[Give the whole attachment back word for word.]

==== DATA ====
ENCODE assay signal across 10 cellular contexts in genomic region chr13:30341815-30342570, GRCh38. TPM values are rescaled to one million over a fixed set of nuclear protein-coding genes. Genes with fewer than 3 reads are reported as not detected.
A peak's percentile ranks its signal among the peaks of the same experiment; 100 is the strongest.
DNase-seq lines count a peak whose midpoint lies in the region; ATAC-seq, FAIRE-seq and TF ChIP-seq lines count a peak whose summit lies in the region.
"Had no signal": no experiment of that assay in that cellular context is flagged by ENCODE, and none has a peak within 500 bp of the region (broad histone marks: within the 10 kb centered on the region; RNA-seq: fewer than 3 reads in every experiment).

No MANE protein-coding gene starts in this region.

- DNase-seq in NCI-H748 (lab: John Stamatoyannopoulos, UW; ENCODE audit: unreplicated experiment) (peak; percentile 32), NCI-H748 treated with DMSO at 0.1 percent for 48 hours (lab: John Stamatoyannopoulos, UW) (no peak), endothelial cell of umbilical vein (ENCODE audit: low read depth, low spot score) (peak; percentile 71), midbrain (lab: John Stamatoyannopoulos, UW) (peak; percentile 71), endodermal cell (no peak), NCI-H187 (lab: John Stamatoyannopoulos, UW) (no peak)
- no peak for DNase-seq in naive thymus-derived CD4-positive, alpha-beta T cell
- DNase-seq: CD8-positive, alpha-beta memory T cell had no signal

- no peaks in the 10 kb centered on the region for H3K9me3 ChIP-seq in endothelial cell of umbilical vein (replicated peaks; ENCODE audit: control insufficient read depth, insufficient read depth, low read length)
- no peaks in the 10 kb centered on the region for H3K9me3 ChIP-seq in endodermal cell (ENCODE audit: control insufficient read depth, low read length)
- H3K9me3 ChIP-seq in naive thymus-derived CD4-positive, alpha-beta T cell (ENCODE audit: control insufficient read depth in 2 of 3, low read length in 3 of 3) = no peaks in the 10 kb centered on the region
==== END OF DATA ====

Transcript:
ENCODE assay signal across 10 cellular contexts in genomic region chr13:30341815-30342570, GRCh38. TPM values are rescaled to one million over a fixed set of nuclear protein-coding genes. Genes with fewer than 3 reads are reported as not detected.
A peak's percentile ranks its signal among the peaks of the same experiment; 100 is the strongest.
DNase-seq lines count a peak whose midpoint lies in the region; ATAC-seq, FAIRE-seq and TF ChIP-seq lines count a peak whose summit lies in the region.
"Had no signal": no experiment of that assay in that cellular context is flagged by ENCODE, and none has a peak within 500 bp of the region (broad histone marks: within the 10 kb centered on the region; RNA-seq: fewer than 3 reads in every experiment).

No MANE protein-coding gene starts in this region.

- DNase-seq in NCI-H748 (lab: John Stamatoyannopoulos, UW; ENCODE audit: unreplicated experiment) (peak; percentile 32), NCI-H748 treated with DMSO at 0.1 percent for 48 hours (lab: John Stamatoyannopoulos, UW) (no peak), endothelial cell of umbilical vein (ENCODE audit: low read depth, low spot score) (peak; percentile 71), midbrain (lab: John Stamatoyannopoulos, UW) (peak; percentile 71), endodermal cell (no peak), NCI-H187 (lab: John Stamatoyannopoulos, UW) (no peak)
- no peak for DNase-seq in naive thymus-derived CD4-positive, alpha-beta T cell
- DNase-seq: CD8-positive, alpha-beta memory T cell had no signal

- no peaks in the 10 kb centered on the region for H3K9me3 ChIP-seq in endothelial cell of umbilical vein (replicated peaks; ENCODE audit: control insufficient read depth, insufficient read depth, low read length)
- no peaks in the 10 kb centered on the region for H3K9me3 ChIP-seq in endodermal cell (ENCODE audit: control insufficient read depth, low read length)
- H3K9me3 ChIP-seq in naive thymus-derived CD4-positive, alpha-beta T cell (ENCODE audit: control insufficient read depth in 2 of 3, low read length in 3 of 3) = no peaks in the 10 kb centered on the region